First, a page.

We supported our visual analysis of the sea ice types in Figure 3 with the calculation of statistics of the different ice types in both RCM and RADARSAT-2 images. Table 4 presents the mean and the standard deviation of thin, rough, and deformed ice, calculated from selected samples of ice types presented in Figure 3d. We note from Table 4 that the mean backscattering of the three ice types is quite close, with just small differences between RH and RV. Thin ice has an absolute difference between RH and RV equal to 0.12 dB. For rough and deformed ice types, the absolute difference between the mean backscattering in RH and RV is 0.01 and 0.06 dB, respectively. This confirms our previous visual analysis, which revealed similar information content of RH and RV for the selected case study. Only one combination (RH or RV) would be enough in this case. However, as expected, this is not the case for HH and HV. Herein, the absolute difference between HH and HV is 10.28 dB for thin ice, while for rough and deformed ice, the absolute difference is 9.81 and 10.40 dB, respectively. We note in Table 4 that RH backscattering is slightly higher than RV backscattering for all ice types. In the case of linear polarization, the co-polarization HH is consistently higher than the cross-polarization HV for all three ice types.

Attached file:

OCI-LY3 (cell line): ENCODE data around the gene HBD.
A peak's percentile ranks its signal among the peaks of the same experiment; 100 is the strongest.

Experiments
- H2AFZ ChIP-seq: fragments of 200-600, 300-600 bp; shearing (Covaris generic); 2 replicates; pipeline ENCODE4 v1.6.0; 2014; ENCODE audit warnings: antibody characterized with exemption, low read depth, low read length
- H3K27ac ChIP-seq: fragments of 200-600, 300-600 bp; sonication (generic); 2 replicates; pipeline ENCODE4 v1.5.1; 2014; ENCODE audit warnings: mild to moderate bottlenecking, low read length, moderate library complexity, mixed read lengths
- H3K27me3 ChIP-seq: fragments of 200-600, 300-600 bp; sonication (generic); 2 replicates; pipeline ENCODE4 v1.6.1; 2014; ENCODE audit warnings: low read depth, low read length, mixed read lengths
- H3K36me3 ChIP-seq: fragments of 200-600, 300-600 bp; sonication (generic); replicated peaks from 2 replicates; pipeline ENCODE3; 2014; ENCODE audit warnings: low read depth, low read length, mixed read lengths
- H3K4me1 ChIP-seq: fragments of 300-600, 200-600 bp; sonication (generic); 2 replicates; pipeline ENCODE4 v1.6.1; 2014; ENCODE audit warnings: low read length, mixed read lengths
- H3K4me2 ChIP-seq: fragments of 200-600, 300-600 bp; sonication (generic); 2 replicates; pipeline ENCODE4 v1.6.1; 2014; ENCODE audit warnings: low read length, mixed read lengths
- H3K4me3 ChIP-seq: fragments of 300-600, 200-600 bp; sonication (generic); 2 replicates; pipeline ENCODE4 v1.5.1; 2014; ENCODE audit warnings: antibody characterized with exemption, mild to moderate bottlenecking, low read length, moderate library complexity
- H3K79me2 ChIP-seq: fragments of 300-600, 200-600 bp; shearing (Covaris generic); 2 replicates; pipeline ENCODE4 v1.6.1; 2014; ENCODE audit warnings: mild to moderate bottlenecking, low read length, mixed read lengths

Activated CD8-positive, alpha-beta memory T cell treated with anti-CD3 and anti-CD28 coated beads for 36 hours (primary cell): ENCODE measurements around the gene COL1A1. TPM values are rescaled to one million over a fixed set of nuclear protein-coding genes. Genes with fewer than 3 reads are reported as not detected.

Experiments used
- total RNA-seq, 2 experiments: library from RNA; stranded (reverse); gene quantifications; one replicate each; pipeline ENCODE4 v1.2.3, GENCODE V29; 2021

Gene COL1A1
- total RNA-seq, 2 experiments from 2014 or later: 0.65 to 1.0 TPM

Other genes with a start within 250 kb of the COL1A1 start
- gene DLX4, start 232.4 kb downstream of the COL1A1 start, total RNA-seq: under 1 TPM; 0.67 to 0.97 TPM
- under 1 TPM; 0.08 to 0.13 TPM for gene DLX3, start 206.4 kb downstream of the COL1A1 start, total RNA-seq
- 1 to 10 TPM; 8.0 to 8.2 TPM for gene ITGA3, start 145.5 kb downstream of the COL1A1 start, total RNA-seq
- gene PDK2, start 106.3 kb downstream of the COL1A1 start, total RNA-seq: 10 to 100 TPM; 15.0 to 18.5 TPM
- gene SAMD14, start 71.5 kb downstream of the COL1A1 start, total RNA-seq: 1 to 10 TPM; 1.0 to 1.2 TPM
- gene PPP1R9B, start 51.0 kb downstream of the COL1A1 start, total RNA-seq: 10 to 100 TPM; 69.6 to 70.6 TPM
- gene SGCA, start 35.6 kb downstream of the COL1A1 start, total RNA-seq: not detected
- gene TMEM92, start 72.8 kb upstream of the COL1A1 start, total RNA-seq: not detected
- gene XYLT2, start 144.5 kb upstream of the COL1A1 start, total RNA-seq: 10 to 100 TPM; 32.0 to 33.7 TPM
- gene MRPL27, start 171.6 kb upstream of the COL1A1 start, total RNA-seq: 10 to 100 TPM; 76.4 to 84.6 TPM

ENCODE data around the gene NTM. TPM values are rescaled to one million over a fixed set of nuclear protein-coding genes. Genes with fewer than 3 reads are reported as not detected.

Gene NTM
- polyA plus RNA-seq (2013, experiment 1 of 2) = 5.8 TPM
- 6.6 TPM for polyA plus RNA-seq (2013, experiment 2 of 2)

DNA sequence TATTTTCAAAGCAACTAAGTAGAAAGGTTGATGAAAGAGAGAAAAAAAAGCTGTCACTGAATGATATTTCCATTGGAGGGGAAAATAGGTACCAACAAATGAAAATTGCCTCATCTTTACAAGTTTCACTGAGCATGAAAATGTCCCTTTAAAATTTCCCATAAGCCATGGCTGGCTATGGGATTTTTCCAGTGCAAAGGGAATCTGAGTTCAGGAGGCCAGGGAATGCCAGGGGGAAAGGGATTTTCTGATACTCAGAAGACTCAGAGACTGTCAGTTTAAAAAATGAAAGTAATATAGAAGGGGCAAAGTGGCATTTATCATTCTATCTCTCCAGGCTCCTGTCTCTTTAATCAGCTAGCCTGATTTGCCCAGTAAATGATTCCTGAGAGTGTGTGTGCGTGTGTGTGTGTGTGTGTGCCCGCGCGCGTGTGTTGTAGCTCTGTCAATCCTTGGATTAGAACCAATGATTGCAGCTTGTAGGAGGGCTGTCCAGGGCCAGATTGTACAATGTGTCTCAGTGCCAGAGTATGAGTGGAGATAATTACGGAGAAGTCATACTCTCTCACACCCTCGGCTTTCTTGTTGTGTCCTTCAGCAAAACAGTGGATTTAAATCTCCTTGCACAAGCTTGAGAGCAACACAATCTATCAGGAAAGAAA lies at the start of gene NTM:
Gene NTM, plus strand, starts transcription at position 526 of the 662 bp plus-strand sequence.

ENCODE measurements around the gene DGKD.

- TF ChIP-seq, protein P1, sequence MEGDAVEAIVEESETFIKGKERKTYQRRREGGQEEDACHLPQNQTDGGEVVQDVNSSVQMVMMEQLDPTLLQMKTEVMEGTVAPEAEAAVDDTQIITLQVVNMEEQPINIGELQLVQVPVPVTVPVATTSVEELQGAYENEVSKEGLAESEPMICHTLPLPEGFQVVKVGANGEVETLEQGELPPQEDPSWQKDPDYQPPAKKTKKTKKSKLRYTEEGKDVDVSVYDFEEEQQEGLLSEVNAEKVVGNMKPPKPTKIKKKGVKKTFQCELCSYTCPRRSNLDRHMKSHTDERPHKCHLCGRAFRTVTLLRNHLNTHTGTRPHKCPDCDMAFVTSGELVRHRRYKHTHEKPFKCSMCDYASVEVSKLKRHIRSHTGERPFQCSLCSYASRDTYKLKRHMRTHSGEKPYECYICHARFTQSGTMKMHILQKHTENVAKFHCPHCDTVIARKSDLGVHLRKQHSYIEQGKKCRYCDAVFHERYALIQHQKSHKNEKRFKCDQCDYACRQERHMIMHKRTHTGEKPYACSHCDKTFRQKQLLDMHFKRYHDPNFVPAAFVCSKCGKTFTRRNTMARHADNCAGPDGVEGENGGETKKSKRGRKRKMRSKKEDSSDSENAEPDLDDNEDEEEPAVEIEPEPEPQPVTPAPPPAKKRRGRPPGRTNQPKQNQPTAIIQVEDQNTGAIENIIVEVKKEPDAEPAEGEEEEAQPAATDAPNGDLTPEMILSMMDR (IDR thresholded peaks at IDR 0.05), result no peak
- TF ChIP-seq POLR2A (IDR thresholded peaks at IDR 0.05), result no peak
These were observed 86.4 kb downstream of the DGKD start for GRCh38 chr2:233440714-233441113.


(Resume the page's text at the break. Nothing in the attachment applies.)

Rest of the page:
Table 5 presents the contrast between the three ice types in the RCM and RADARSAT-2 imagery (Figure 3) expressed in terms of the difference in radar backscattering (Table 4) of the three ice types for different polarizations. As shown in Table 5, the absolute difference between thin and rough ice in RH and RV is 1.96 and 2.07 dB, respectively. This difference drops to 0.09 and 0.56 dB for HH and HV, respectively. For thin and deformed ice, the absolute difference in RH and RV is 3.34 and 3.40 dB, respectively. HH and HV reveal an absolute difference of 2.04 and 1.92 dB between thin and deformed ice, respectively. Interestingly, the contrast between rough and deformed ice appears to be slightly higher in HH and HV compared to RH and RV. This is because the absolute difference between these two ice types in HH and HV is 1.95 and 1.36 dB, while in RH and RV this difference slightly drops to 1.38 and 1.33 dB, respectively.
Table 5 shows that thin and deformed ice are the two ice types exhibiting the highest contrast in both RH and RV. This is also the case in HH and HV polarization. The lowest ice contrast in RH and RV is found between rough and deformed ice. Remarkably, this is not the case in HH and HV polarization, since the lowest contrast is shown between thin and rough ice. This could be an indication of the role of radar polarization (linear versus circular) in the discrimination between sea ice types.

3.3. Wetland Monitoring